Saturday, April 11, 2015

New York City Guide

As Spring makes her appearance, I too seem to be getting my act together again. Recently my crafty friends at Cut Out + Keep asked me to write a New York City Guide for their site, which I was more than happy to do. They have a great selection of guides written by crafty people from those particular towns, cities, states and countries. So if you're planning a trip you may want to get a local's point of view!

Cut Out + Keep has been a favorite site of mine for years to find tutorials and crafting ideas. So pop over when you're looking for some inspiration.

I'll be back soon with some details on my costumes and travel plans for Atlantic City Boardwalk Con... my first Con!

Tuesday, January 28, 2014

On The Move

I'll kick off my first post of the year with a big confession. For all of the times I've been crafty while traveling, when it comes to moving residence, I am a hot mess. Perhaps it's the Jekyll to my Hyde? I moved at the end of October and I'm just now, starting to get my day to day life back on track.

The last couple of months have been a roller coaster ride of packing, moving, saving, spending and unpacking. Looking back on it, there a a few things I did right and a few I wish I had done better. In the hopes that I can spare someone else a bit of anxiety I'll share my experience.

Photo Credit: Betty Kane
I unexpectedly had to say goodbye to my couch on moving day.
Here, the couch and my moving helpers Chris and Mike wait for my former roommate to lay claim to it. 


Once you realize a move is on the horizon, start using any stockpile of household goods and food. The less you have to move, the better, plus refraining from shopping sprees will leave a couple extra dollars in your pocket (for the time being).

Decide on your method of moving. Professional movers will cost more and require quite a bit of research in advance. I have not been able to afford the luxury of a moving company... yet. The cheapest rates I found were in the $500+ range. I chose to drive a 10" U-Haul truck and coordinate a group of friends to show up in the right places at close to the right times. The bonus is that the cost of the truck rental was about $90. Add the cost of food and drinks for my helpers, for breakfast and lunch, and in total I probably spent about $200. The down side is that my stress levels were through the roof for the entire day. The next time I move, I really hope I can afford movers.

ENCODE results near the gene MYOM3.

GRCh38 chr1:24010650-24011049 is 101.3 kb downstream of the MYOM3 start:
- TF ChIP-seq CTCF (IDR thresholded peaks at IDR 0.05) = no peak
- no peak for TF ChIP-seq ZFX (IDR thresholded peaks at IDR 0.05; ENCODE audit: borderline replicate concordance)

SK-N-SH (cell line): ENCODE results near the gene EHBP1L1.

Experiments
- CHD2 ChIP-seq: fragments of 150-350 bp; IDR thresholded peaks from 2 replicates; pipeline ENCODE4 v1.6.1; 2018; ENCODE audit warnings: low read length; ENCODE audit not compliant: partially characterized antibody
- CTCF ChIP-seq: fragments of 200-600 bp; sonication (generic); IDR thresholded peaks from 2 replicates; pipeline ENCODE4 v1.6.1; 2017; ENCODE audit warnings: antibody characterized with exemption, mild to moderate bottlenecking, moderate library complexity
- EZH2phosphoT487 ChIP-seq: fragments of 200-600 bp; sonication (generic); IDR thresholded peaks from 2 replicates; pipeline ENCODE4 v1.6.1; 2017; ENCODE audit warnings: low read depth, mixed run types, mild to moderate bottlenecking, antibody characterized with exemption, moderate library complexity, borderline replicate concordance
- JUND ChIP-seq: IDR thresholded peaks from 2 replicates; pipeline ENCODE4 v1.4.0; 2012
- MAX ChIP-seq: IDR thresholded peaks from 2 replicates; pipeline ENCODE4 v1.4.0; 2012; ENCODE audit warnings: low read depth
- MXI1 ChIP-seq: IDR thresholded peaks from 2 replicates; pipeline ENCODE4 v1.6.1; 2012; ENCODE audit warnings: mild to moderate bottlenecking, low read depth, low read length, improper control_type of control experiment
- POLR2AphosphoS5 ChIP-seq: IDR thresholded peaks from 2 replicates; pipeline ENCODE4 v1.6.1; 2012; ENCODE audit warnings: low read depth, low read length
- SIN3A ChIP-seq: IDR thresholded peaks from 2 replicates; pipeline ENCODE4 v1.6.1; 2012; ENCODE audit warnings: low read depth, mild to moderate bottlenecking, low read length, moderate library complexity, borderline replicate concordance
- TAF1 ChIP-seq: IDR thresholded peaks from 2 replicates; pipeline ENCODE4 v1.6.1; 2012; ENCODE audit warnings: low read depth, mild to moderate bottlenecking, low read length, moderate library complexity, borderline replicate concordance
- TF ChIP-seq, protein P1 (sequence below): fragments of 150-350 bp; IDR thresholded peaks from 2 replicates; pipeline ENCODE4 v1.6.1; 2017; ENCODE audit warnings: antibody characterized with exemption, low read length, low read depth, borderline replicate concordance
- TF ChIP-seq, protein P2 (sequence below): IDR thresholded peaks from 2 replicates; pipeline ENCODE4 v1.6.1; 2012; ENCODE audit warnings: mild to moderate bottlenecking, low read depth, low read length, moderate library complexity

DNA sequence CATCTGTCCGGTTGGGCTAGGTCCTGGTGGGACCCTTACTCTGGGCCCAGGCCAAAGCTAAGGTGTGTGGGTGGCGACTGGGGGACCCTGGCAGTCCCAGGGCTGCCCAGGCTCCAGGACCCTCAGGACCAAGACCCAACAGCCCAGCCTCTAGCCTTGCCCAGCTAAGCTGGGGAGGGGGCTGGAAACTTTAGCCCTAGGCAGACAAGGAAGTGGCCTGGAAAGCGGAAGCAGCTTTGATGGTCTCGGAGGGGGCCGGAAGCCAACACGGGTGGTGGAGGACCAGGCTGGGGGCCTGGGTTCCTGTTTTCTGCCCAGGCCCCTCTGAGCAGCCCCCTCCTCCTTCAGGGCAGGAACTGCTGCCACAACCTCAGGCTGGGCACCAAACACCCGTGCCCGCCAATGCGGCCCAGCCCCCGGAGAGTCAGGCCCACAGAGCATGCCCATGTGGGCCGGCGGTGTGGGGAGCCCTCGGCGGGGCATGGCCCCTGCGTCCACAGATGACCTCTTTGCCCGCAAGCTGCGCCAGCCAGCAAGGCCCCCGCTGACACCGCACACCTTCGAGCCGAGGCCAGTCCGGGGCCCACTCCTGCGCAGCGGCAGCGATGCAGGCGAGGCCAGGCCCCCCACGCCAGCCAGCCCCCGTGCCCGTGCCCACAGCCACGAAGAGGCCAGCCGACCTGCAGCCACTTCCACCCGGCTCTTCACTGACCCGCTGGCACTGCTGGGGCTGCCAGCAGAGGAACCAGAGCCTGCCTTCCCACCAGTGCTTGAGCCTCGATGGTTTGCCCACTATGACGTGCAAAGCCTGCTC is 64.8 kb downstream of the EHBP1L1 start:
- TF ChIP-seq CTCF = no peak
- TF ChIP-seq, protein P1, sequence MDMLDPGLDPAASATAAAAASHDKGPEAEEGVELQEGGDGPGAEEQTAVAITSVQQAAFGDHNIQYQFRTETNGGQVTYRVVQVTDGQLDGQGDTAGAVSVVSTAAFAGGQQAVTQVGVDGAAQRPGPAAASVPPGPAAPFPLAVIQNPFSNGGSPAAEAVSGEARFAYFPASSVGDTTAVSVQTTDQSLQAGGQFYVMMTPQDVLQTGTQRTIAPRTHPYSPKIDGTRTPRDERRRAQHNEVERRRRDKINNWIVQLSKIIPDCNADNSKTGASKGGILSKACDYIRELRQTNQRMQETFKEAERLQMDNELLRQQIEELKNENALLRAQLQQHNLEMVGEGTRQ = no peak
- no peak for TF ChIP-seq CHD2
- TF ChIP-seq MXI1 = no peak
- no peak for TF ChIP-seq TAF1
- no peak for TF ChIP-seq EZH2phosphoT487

Don't make any large, non-essential purchases until after you are in your new place. This is especially true for renters in apartments. I'm glad I didn't spend money on a dining set I saw because I ended up needing to buy a new couch. We tried to get my old couch in and it just didn't fit. My now former roommate was able to take it off my hands that day. Also, if you find yourself in a similar situation, with no one to take said furniture, call local thrift shops. Larger facilities will often take furniture and you'll get a tax refund too. It's better than tossing it to the curb.

In the month or two leading up to moving day, keep a running list of people and companies who need to be alerted to your change of address. I highly recommend you use the Change of Address portion of the USPS website. It costs $1.05 and gives you one year of mail forwarding services.

Photo Credit: Betty Kane
This was not from my actual moving day. After moving into my new place I found a table and chairs on Craigslist.
This is what it looks like to put a dining room table and three chairs into a four door sedan.
I like to call this Adult Tetris
Level: Expert.


Packing is an art. At some point in the process you will hopefully feel like an accomplished master, but most of the time you're probably going to feel like a novice.

Flat out, start packing as soon as you possibly can. Have a garbage bag, a donations box and your regular packing boxes on hand. The donations box works great for me. I don't mind parting ways with things if I know someone else can put them to better use and it'll be a few less things to schlep on moving day.

Label boxes accurately. This becomes more difficult as you get down to the wire, but trust me. I know first hand the box you label "Stuff" today will be your headache tomorrow. It's also a good idea to color code fragile items. I label all fragile boxes in red and the rest in black. If you have a large family or a lot of rooms you may also want to consider more colors to code boxes.

Get creative with packing materials. There is no need to spend money on boxes and packing material. Save freebie newspapers, penny-savers, tissue paper and boxes that come your way. Go to a grocery store when they stock the shelves to get boxes for free. In my area, they stock late in the evening, usually on Thursdays. Try to get there before they crush the boxes. Also, if you aren't using a moving company, keep old blankets and tarps you may have on hand to use as furniture pads in the truck.